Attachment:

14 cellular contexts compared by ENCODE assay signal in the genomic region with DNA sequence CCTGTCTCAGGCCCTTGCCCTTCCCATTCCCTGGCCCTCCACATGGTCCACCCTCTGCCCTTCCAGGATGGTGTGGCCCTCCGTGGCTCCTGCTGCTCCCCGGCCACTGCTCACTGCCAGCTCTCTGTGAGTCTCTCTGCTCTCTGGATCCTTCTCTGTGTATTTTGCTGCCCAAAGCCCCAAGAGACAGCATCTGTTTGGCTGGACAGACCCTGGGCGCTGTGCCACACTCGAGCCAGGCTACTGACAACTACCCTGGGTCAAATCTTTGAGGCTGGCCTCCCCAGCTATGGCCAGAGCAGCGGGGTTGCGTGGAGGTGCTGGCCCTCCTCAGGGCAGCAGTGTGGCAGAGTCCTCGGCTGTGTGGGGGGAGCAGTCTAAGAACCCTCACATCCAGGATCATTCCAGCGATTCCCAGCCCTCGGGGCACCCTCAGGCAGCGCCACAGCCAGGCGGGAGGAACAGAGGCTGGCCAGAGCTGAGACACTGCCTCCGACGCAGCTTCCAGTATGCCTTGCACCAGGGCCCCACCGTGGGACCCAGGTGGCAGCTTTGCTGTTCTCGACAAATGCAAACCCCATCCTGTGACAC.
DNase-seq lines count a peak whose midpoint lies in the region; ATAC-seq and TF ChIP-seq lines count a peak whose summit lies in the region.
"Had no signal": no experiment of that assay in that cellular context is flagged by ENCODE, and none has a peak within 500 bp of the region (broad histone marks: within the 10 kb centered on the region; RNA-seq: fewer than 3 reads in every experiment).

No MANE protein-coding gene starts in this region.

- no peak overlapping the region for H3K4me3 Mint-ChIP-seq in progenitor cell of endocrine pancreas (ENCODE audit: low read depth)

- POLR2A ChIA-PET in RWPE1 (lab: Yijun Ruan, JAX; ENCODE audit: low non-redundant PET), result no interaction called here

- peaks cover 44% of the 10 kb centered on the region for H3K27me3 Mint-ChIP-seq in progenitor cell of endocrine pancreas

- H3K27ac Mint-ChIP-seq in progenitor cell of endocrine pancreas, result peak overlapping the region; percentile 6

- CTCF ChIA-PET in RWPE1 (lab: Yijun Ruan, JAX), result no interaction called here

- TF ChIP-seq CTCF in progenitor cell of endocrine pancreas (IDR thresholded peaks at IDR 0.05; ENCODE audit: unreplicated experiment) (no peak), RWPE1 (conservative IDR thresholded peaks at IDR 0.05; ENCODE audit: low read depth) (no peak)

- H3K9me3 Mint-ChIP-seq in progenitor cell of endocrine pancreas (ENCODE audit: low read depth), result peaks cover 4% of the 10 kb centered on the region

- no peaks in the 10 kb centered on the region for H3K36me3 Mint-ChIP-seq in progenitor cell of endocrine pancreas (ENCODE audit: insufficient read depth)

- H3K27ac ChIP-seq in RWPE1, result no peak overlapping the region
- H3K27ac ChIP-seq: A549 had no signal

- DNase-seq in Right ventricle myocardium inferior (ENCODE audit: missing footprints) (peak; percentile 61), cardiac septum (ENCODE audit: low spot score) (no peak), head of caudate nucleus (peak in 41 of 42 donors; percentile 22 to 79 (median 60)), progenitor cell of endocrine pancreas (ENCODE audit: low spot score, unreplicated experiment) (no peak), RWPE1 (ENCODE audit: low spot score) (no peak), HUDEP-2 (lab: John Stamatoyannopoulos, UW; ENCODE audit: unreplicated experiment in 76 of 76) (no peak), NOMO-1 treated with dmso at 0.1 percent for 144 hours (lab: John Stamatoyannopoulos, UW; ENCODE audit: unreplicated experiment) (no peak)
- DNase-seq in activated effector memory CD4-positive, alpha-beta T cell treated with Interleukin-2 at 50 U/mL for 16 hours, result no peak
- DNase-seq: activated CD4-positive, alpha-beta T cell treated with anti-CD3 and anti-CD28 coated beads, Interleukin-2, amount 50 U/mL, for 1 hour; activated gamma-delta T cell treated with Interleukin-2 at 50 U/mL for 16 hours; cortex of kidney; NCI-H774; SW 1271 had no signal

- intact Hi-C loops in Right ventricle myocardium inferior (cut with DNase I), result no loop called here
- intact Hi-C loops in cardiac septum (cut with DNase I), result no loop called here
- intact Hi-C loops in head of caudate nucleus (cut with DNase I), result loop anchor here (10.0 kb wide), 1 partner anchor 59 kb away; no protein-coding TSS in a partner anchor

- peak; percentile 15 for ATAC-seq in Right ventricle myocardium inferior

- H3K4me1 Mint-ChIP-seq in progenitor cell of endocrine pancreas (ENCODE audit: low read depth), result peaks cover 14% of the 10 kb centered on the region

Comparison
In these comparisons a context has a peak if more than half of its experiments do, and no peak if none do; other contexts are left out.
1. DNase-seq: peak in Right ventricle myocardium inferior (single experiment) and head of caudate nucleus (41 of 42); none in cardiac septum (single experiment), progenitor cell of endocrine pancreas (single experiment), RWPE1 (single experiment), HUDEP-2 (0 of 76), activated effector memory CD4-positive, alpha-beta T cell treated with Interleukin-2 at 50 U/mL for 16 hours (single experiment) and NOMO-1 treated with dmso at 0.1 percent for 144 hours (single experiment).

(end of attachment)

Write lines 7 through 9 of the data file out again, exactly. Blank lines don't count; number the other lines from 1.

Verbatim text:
- peaks cover 44% of the 10 kb centered on the region for H3K27me3 Mint-ChIP-seq in progenitor cell of endocrine pancreas

- H3K27ac Mint-ChIP-seq in progenitor cell of endocrine pancreas, result peak overlapping the region; percentile 6

- CTCF ChIA-PET in RWPE1 (lab: Yijun Ruan, JAX), result no interaction called here